As we eagerly await the beginning of Season 2 of Rick and Morty -- the Holy Grail of metamodernist adventuring (Cameron Carpenter's brilliance notwithstanding) -- we take a look at some of the art that generatively confused us in recent months because it was (for a change) metamodern rather than discretely modern or postmodern. To find out more about the metamodern principles the artworks below explore, see the two-part series on metamodernism previously published in The Huffington Post. Hat-tips for some of the artworks that appear below go to two great sites: Stereogum and io9.
Kung Fury (Movie).
A violent, NSFW, crowd-funded short film that juxtaposes every imaginable action-movie trope in a single (almost) coherent narrative. As with much metamodernism, many of the allusions to be found here are so ephemeral that the artwork itself is indifferent about whether you've caught them -- what's important is the feeling that this is an impossibly ironic send-up that nevertheless (almost) never winks at you coyly. The first ten minutes are good, the last twenty explore action subgenres -- e.g., the 2D side-scrolling videogame and the Sunday-morning animated series -- you never would have thought could be so seamlessly integrated into a single narrative.
Andrew Martis, "Cities" (Posters).
Brooklyn artist Andrew Martis has created a set of posters that superimpose the teeming confusion of humanity (as metaphorized by maps of where we live in great numbers) upon the quiet simplicity of a single leaf. Cities done up in this way include Austin, Boston, Brooklyn, Chicago, and Portland. You can find all the posters here.
Holly Herndon, "Chorus" (Music Video).
The Huffington Post first identified Herndon as a superlative metamodern musician nearly two years ago, and now (finally) Pitchfork has noticed, awarding her new album -- her second -- its "Best New Music" tag. Just to send us all back to the beginning, here's the video that started it all, "Chorus." Here we find the world as seen through the eyes of a computer, superimposed atop music composed of incidental human sounds. The elevation of the ordinary to the sublime is quintessentially metamodern, and is Herndon's calling card musically.
Fox News Channel (Experimental Film-making).
For nearly two decades now, FNC has been the Shakespeare of 24-hour metamodern reality programming -- oxymoron intended -- as it explores the space between hard news and entertainment. One of the most interesting metanarratives in the United States involves tracking, month to month, the devices used by the experimental film-makers who orchestrate Fox News to explore the ambiguities of infotainment.
This month is a particularly good time to tune into FNC's metamodern forays, as many of the unbiased [sic] channel's former hosts announce their candidacy for the 2016 Republican presidential nomination. How will FNC cover the 2016 presidential campaigns of former FNC employees Mike Huckabee, John Kasich, and Sarah Palin? Or campaigns advised directly by current and former FNC contributors John Bolton, Karl Rove, and Ed Rollins? Will FNC explore its "entertainment" mission by propping up the candidacy of political neophyte Ben Carson, or dabble in hard news by reporting his ill-preparedness for the single most powerful position in the world? Is the whole FNC operation metamodern performance art, or a news organization? You watch, you decide. Below, Megyn Kelly, a licensed attorney lacking basic knowledge of the law -- e.g., how grand juries work -- offers a hard-hitting interview of a former co-worker, Mike Huckabee.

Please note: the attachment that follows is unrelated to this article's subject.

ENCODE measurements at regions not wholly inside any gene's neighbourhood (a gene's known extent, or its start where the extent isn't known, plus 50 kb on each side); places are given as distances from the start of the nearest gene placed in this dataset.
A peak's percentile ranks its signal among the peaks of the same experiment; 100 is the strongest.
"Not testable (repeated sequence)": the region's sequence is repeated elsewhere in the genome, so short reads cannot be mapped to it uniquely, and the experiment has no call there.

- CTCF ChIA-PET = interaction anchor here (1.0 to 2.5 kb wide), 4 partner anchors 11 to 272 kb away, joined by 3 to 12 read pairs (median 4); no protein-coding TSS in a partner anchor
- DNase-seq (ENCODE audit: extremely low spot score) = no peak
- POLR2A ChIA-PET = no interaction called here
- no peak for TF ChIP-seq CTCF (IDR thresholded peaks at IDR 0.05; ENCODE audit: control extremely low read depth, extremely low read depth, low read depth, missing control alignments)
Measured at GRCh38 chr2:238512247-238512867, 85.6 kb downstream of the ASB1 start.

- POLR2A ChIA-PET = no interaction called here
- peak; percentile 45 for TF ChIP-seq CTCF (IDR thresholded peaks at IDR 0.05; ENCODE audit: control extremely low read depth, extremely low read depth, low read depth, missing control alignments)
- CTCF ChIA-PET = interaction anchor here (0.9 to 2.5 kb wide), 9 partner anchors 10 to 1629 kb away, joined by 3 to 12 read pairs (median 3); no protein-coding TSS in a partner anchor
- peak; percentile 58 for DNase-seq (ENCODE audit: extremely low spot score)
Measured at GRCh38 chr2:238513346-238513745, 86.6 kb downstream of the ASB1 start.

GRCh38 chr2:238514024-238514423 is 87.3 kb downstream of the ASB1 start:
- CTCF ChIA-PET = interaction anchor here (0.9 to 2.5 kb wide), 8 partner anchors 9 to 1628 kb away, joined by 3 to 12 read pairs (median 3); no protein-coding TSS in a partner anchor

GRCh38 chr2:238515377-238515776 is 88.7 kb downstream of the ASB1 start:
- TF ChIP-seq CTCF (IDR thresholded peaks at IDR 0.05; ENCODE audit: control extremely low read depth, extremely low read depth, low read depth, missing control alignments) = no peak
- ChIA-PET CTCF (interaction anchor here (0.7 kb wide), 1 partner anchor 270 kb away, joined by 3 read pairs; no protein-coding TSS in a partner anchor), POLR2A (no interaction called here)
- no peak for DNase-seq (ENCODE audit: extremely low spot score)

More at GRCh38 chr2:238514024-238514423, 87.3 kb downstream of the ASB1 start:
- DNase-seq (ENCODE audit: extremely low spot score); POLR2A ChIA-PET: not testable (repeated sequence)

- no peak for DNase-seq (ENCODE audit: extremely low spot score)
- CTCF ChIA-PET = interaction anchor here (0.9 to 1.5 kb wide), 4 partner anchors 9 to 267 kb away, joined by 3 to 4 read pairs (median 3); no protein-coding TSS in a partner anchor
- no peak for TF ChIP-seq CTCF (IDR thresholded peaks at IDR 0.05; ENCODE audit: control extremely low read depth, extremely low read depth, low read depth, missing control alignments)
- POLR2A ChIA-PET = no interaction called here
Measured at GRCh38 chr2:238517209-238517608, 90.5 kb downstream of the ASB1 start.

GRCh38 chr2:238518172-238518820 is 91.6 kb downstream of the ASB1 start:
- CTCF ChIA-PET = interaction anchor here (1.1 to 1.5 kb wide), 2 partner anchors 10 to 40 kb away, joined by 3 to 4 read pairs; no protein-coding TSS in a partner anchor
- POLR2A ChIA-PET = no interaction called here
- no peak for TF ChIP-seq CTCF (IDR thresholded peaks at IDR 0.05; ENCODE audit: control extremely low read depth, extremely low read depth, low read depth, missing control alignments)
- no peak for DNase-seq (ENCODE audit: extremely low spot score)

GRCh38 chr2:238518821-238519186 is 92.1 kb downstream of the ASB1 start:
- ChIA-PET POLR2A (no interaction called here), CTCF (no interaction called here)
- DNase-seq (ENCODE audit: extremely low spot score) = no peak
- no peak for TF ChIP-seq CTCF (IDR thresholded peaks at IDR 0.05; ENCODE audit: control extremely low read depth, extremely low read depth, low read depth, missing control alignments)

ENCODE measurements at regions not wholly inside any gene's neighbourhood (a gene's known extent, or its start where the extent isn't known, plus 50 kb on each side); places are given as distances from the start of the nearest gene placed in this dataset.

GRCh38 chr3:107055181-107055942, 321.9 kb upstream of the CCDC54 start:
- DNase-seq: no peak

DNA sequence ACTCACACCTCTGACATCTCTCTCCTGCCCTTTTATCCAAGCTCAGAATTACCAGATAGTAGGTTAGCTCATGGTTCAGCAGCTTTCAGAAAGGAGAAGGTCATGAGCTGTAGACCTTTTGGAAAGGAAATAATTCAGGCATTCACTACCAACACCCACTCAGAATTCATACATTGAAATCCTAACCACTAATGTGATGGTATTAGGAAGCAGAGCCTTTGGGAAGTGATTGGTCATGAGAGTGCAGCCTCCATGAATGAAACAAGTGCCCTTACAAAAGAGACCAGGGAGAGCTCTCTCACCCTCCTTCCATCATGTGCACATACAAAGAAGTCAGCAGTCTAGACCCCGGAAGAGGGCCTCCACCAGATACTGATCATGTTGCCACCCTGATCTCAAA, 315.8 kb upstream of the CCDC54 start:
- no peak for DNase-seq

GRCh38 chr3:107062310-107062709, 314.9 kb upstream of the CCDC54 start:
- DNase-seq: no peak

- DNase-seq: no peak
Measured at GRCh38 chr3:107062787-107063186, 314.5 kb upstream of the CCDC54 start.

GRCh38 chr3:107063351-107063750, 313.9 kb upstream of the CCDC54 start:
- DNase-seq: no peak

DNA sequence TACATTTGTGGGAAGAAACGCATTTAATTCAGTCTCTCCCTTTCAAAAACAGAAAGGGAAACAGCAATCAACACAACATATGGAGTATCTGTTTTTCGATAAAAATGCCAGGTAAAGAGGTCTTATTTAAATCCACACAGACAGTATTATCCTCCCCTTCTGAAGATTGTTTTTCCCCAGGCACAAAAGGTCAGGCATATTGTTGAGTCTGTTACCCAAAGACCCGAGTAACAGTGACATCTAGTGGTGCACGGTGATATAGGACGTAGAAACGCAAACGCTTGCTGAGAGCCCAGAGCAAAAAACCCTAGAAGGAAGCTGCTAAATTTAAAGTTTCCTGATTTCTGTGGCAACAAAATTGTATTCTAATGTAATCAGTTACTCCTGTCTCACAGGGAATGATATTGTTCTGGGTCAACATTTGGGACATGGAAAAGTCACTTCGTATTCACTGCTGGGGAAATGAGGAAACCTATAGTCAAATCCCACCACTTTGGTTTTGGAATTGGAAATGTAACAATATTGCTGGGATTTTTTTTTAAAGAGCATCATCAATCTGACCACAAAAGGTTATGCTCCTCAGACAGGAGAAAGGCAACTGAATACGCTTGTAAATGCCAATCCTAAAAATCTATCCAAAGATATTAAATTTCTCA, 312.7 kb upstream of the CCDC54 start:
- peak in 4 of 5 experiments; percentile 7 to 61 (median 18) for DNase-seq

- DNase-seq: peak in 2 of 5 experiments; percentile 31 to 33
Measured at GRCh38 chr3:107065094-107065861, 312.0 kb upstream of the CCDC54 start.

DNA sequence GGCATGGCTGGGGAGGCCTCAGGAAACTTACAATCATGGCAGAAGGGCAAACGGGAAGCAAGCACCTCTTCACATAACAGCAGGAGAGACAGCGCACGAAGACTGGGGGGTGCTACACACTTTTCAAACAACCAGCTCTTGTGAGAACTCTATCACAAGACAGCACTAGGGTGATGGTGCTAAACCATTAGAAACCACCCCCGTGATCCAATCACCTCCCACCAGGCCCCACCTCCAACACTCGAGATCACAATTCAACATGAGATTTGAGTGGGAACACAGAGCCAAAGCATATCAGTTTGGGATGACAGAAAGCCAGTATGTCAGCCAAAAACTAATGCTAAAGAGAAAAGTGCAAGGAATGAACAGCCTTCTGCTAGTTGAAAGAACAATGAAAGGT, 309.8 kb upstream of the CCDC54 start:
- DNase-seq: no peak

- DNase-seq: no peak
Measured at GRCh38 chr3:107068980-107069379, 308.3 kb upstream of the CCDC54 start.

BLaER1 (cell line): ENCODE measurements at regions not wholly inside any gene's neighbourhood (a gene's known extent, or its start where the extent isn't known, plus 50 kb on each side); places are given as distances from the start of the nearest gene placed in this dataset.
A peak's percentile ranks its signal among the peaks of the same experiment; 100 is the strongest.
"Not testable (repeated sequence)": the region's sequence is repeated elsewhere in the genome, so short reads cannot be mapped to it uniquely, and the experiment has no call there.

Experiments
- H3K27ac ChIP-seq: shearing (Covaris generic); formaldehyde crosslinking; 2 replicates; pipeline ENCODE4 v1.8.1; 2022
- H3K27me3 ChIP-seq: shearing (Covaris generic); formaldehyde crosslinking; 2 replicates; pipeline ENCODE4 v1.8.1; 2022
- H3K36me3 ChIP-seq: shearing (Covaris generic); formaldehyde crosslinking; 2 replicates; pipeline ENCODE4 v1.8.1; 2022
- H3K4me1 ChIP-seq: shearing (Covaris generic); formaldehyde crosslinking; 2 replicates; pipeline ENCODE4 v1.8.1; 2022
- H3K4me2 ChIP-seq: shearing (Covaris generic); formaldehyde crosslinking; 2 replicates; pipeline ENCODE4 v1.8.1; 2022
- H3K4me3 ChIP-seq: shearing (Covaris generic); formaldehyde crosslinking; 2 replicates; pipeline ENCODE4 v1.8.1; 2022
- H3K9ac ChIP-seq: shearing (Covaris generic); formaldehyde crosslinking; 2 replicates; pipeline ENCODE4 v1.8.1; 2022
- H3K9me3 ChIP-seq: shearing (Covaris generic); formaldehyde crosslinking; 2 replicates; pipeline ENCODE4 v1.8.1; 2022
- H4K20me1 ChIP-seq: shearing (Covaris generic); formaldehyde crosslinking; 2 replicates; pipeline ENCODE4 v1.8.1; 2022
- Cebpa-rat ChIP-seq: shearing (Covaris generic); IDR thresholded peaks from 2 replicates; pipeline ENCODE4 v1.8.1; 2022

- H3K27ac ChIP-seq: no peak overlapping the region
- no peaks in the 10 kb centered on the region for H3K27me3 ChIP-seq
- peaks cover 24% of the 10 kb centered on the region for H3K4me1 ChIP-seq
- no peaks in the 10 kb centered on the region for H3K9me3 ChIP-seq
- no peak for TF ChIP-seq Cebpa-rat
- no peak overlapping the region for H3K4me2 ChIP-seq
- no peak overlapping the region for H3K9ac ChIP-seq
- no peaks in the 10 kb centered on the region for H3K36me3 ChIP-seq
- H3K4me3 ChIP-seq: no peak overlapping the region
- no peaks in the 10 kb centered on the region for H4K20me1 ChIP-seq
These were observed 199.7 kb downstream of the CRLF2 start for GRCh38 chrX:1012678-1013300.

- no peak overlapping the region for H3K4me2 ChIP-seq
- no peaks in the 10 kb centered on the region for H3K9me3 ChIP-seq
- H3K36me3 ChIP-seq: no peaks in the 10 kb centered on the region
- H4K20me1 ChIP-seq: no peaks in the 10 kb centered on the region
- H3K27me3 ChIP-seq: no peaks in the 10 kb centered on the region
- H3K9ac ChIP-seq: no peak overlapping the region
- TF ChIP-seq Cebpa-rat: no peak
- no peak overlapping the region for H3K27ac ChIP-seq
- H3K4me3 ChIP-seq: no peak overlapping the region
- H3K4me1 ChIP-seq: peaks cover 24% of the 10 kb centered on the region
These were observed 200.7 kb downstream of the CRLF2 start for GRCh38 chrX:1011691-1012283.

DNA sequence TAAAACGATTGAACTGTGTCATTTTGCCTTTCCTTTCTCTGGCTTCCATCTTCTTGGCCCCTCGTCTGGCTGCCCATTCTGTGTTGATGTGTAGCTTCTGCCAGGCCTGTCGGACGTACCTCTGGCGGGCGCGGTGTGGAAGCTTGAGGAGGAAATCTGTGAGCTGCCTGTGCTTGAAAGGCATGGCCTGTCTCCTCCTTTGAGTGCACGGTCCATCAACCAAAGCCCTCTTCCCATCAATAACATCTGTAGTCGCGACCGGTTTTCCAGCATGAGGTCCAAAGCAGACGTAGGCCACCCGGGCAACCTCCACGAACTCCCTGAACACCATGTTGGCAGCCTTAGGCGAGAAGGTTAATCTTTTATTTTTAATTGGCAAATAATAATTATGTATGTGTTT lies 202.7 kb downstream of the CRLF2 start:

Melody Wang, "The Casebook of Nips and Porkington" (Animated Short).
A little on the modernist side of metamodernism's juxtaposition of modernism and metamodernism, Wang's delightful animated short makes the news of the day -- as literalized by a single newspaper -- the actual landscape of a newsworthy adventure. This overlapping of realities creates a slightly dizzying but absolutely thrilling experience.
A$AP Rocky, "L$D" (Music Video).
A$AP Rocky dropped the video below as the first from his new album, At. Long. Last. ASAP. Sung rather than rapped, and as much psychedelia as hip-hop, "L$D" seamlessly commingles two musical genres with very different histories, image-sets, preoccupations, and connotations -- albeit two genres that have always been much more aligned than many realize.
Tame Impala, "Cause I'm a Man" (Live Video).
Tame Impala, "Mind Mischief" (Music Video).
The continued association of metamodernist art with artists familiar with altered states of consciousness continues. Psychedelic superstars Tame Impala make this month's list with an "official live video" in which the band uses puppets as intermediaries -- without ever appearing in the video themselves -- as well as with their video for "Mind Mischief." The latter begins as an exploitative sex romp (albeit one in which it's unclear which character is playing out their fantasies) and ends as an animated, metaphor-laden rumination on deep-seeded psychological and emotional fears. Tame Impala is among the best at trafficking in trippy undercuttings of our expectations.
[Scroll down at this link for more essays on metamodernism.]
Seth Abramson is an Assistant Professor of English at University of New Hampshire and the Series Co-Editor of Best American Experimental Writing, whose next edition will be published by Wesleyan University Press in late 2015. His most recent book of metamodern verse is Metamericana (BlazeVOX, 2015).